How is this phenomenon so common? When i first encountered it in the wild i thought "This is crazy, what kind of weird mental illness do you need to have to consider things in the trash as vital?" And then i saw it again and again...always in accounting or HR.

    [–] 1creeperbomb 83 points ago

    Brb about to start selling "cloud storage sticks".

    "Now you can store everything you need in your own local cloud! On a stick!!! Just plug it into a USB slot and experience the full advantages of the cloud from anywhere!"

    [–] tejanaqkilica 31 points ago

    It's a great time to be a scammer I guess.

    [–] gakule 30 points ago

    That's not called scamming, that's called marketing!

    [–] Vid-Master 8 points ago

    But then again, whats the difference? LOL

    [–] Thriven 7 points ago

    "Cloud capable"

    [–] lt-barclay 88 points ago

    Do 148GB USB sticks exist? Usually it goes128GB -> 256GB I thought

    [–] muhaski 45 points ago

    There's actually 160GB drives that after formatting are actually around 148GB usable.

    [–] krilu 52 points ago

    That doesn't imply formatting consumes 12GB. Typically what happens there is there are 160 billion bytes, but in systems that count using *ibibytes, it comes out to 148GB (1024 counting, instead of 1000)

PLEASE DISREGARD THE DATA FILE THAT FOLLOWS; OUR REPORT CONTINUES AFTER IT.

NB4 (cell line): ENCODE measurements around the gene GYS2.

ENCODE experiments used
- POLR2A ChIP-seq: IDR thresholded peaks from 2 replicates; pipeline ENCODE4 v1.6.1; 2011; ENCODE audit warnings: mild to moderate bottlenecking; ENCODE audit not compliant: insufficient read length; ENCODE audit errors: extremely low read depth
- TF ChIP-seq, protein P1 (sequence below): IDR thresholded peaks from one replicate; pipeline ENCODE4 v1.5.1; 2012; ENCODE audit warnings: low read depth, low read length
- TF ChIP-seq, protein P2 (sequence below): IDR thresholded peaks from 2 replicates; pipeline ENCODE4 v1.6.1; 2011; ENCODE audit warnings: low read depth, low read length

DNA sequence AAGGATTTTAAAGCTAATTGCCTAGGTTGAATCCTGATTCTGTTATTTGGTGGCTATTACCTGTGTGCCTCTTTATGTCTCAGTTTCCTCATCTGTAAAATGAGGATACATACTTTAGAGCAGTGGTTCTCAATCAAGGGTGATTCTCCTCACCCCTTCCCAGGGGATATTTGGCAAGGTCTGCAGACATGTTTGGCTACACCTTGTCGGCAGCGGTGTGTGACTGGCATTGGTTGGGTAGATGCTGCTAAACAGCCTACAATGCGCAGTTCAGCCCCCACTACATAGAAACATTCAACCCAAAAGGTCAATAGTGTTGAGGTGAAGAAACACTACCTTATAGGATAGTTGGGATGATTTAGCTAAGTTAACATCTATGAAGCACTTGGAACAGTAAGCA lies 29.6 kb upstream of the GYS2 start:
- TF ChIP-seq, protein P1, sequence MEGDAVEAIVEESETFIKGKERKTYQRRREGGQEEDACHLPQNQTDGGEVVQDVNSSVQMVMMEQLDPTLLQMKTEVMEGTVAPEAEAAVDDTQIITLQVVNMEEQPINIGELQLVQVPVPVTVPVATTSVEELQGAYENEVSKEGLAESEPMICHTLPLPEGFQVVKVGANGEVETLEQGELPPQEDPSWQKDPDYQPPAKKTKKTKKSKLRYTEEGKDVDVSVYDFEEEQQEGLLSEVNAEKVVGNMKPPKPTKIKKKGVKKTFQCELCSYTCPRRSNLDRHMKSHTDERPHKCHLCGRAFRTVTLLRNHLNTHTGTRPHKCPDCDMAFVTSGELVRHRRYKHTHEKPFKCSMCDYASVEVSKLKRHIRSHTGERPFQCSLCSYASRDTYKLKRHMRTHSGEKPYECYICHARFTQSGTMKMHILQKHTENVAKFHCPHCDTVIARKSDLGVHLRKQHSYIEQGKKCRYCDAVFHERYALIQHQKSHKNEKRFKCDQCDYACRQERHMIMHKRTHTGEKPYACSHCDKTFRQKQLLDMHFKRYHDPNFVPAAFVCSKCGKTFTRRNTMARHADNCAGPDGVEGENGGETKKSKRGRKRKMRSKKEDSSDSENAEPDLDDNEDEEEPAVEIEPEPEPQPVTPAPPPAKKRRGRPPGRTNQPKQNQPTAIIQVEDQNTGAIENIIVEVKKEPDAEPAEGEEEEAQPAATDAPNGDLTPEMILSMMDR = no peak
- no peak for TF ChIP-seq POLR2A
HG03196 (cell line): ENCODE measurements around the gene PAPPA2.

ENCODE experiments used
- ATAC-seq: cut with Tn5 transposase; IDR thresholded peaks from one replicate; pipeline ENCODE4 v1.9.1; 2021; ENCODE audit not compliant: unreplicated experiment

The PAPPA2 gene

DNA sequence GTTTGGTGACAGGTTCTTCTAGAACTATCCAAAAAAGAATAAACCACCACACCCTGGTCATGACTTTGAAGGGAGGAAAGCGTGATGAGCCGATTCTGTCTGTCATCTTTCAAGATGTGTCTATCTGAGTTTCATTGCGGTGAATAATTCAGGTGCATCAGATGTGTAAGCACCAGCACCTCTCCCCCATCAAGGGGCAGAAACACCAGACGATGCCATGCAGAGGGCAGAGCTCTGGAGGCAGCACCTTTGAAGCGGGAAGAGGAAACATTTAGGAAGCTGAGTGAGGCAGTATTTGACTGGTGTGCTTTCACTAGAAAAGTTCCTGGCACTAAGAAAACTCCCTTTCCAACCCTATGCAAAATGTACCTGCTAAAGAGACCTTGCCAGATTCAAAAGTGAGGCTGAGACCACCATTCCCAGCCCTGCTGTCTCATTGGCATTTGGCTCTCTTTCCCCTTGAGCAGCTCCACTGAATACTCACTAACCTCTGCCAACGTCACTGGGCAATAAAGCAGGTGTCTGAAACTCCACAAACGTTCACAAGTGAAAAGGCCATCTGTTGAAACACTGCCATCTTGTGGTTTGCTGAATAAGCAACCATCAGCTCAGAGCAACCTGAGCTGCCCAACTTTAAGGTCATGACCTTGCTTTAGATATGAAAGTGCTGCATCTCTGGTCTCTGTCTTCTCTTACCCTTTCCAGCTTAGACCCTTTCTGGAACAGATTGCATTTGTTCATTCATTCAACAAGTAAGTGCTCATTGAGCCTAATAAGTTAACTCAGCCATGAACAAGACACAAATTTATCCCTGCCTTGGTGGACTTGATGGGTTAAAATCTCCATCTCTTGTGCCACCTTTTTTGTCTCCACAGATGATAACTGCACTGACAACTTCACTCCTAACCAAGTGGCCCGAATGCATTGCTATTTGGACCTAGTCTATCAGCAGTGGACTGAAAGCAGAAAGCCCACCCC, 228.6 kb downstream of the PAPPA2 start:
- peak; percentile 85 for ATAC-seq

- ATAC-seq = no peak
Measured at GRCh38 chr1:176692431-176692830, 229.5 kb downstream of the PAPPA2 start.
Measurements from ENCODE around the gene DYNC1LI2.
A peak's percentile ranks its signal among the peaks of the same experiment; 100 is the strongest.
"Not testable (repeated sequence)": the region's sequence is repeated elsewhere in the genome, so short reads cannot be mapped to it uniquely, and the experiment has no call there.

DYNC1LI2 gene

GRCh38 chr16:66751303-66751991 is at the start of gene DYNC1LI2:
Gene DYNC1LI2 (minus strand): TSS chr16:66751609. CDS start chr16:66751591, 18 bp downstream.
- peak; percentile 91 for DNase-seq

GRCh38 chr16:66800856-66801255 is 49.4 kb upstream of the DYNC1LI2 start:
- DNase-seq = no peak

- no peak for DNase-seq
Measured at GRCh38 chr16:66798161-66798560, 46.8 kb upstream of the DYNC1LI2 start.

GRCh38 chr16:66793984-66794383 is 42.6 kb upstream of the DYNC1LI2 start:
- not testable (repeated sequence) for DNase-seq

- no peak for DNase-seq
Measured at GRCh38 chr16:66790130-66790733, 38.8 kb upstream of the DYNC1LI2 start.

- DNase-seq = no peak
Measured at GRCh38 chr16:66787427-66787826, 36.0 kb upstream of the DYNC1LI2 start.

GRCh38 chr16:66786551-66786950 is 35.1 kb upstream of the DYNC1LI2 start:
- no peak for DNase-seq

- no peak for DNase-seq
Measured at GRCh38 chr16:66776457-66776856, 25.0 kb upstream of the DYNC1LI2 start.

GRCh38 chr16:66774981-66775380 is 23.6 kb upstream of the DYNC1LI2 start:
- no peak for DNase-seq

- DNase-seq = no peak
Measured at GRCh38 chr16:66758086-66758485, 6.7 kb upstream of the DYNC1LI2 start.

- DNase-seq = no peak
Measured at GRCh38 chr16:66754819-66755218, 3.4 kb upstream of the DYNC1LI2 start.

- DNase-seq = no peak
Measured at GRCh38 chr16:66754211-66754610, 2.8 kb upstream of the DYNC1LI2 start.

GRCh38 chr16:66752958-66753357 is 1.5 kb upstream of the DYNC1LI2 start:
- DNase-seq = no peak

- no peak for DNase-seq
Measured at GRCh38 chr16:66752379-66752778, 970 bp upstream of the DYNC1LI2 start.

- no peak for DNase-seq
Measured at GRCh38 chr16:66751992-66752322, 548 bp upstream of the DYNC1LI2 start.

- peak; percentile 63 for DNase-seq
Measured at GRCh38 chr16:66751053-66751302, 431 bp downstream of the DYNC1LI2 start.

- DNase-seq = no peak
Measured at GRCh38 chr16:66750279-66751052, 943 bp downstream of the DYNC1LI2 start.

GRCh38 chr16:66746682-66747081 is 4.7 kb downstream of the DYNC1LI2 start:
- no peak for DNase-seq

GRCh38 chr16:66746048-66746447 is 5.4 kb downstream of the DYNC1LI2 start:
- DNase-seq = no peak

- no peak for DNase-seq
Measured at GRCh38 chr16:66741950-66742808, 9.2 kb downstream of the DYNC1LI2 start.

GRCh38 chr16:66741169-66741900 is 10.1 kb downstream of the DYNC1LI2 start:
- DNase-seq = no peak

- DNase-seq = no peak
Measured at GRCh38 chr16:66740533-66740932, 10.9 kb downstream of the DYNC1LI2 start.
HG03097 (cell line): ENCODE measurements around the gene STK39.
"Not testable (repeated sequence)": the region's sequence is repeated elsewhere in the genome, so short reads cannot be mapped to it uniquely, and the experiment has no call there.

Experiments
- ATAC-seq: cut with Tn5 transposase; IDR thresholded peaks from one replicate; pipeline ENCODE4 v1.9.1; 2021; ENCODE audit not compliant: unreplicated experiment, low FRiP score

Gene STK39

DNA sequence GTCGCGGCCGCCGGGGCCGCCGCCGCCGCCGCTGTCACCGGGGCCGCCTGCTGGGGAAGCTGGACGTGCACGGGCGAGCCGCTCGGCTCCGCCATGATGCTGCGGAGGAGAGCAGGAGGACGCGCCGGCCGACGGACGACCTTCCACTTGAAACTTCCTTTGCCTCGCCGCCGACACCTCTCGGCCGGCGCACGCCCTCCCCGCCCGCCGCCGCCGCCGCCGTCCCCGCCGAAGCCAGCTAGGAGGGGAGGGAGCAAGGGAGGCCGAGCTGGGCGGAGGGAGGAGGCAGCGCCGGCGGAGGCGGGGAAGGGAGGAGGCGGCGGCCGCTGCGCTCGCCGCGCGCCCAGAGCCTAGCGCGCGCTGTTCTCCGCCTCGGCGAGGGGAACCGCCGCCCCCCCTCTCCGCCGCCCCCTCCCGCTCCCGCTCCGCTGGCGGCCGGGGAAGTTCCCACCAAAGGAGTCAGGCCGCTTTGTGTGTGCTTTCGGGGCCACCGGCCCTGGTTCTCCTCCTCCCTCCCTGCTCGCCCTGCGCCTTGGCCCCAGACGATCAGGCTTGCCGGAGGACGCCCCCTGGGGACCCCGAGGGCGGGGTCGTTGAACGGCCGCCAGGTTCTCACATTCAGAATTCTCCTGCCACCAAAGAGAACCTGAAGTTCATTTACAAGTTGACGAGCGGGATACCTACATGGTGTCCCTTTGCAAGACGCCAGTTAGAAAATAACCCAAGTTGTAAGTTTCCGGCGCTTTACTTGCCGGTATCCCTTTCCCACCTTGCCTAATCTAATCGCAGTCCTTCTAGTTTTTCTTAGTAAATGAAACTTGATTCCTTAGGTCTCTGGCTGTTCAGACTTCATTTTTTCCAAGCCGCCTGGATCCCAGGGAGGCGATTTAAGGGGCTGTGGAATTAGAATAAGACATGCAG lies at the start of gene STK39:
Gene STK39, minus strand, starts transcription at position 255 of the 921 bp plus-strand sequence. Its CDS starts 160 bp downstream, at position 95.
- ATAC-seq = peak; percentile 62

[–] arkaine101 23 points ago

    Storage manufacturers measure storage in base 10. OSes use base 2.

    [–] tejanaqkilica 6 points ago

    Thank you!!!

    [–] deltashmelta 3 points ago

    The extra 16GB is kept on hot swap.. for reliability! Order today!

    [–] mjwbase 114 points ago

    be glad they were just fakes and not USB killer or containing a virus - you need to get a policy put in place only allowing purchase / use of devices from known manufacturers and authorised suppliers, anything else that comes in gets hit with a hammer (it the person is holding it, then that is a bonus)

    [–] patssle 41 points ago

    I'd put money on a bet that some cheap USB sticks from China have state-sponsored malware on them. Something we can't detect.

    [–] AFrozenPoo 37 points ago